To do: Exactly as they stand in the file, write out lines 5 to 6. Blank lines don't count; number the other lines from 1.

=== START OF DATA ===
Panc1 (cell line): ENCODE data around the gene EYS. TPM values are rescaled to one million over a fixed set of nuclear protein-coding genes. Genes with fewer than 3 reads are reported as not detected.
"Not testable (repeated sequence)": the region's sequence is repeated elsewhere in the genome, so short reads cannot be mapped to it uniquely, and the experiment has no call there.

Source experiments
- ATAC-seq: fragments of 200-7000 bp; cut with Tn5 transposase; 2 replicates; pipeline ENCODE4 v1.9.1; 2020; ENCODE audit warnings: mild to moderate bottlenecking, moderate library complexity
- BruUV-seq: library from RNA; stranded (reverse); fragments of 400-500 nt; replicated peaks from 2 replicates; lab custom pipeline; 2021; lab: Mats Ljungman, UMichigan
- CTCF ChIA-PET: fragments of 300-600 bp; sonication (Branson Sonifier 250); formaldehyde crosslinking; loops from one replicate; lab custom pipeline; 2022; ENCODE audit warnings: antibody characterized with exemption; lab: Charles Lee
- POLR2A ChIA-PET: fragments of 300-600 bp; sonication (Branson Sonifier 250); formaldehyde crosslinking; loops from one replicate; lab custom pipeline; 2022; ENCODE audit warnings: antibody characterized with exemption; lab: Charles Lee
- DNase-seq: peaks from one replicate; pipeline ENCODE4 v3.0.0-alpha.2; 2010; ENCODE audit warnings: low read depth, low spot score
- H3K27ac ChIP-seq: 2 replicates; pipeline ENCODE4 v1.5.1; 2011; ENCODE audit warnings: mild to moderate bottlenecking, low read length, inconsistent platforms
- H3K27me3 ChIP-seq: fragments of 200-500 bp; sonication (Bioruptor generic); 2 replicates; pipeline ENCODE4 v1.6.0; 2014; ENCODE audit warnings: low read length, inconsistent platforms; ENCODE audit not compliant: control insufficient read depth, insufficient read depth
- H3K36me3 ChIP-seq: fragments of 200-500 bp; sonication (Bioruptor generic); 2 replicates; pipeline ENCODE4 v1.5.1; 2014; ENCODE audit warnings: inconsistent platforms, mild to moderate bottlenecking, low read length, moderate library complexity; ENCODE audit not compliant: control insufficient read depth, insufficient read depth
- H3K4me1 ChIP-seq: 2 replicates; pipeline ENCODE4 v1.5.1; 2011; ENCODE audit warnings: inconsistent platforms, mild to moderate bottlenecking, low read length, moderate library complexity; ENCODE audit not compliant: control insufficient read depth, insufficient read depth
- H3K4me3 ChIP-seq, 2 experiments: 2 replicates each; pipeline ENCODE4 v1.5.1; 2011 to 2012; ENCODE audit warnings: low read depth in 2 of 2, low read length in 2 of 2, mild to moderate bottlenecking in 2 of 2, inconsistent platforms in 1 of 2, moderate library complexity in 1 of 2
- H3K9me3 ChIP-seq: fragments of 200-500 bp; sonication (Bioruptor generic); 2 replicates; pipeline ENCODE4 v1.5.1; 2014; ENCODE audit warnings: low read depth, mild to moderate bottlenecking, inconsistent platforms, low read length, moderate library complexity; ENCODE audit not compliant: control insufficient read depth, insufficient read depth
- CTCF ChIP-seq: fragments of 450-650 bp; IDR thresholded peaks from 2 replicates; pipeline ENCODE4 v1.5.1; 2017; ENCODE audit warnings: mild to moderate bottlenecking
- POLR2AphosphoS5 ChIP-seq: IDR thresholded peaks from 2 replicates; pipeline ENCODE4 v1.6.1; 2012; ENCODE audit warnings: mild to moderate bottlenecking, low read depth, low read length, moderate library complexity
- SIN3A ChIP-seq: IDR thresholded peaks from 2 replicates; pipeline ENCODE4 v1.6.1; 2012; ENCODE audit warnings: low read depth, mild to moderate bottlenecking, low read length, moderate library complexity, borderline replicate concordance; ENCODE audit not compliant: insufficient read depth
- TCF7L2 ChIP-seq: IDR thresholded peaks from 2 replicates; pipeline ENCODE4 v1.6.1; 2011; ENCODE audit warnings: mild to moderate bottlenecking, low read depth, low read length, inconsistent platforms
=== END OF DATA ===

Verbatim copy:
- BruUV-seq: library from RNA; stranded (reverse); fragments of 400-500 nt; replicated peaks from 2 replicates; lab custom pipeline; 2021; lab: Mats Ljungman, UMichigan
- CTCF ChIA-PET: fragments of 300-600 bp; sonication (Branson Sonifier 250); formaldehyde crosslinking; loops from one replicate; lab custom pipeline; 2022; ENCODE audit warnings: antibody characterized with exemption; lab: Charles Lee